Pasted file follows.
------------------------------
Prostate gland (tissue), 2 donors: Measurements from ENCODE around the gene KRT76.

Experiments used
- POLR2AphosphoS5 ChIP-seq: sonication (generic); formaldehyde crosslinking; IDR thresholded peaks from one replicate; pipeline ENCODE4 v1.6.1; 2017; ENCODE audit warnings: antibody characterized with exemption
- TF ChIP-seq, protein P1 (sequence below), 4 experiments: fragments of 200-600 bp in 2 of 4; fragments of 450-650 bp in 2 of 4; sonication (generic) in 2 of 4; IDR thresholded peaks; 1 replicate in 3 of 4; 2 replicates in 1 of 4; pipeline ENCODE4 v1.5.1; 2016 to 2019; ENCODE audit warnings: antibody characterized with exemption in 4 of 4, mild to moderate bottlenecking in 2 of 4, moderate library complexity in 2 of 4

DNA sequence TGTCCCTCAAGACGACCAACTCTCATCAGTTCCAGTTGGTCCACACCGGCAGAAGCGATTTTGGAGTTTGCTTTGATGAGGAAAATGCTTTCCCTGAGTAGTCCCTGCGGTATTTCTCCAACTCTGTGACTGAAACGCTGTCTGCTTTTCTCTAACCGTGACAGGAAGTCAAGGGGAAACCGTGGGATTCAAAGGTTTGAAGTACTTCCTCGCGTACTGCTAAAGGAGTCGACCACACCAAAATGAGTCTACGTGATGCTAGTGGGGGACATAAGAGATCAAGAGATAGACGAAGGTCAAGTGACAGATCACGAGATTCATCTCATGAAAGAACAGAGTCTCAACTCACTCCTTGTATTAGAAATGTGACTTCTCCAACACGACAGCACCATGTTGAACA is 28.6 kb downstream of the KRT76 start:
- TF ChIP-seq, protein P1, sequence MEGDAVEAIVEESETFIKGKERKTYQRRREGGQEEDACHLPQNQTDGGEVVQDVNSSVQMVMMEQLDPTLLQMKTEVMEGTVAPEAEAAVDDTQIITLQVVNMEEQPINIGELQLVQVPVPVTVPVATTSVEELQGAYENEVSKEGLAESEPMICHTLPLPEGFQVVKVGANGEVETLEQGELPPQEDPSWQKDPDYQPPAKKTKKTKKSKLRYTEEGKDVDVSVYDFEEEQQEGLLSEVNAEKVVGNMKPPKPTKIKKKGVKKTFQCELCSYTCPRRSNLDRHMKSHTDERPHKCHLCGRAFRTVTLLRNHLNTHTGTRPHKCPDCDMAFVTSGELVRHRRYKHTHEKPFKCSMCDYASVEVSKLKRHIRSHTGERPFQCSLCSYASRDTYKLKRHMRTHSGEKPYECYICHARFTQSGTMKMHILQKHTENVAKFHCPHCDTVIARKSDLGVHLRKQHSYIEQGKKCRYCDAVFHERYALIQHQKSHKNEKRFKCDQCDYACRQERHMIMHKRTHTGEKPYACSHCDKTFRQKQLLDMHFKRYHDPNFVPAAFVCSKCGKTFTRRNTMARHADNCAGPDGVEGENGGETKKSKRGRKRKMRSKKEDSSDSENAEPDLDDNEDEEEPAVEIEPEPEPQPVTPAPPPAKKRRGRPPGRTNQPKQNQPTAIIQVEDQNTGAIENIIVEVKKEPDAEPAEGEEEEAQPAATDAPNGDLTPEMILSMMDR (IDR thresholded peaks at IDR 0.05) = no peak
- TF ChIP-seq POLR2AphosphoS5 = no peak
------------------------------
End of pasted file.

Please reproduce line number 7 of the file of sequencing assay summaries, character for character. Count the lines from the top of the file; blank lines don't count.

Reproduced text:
- TF ChIP-seq POLR2AphosphoS5 = no peak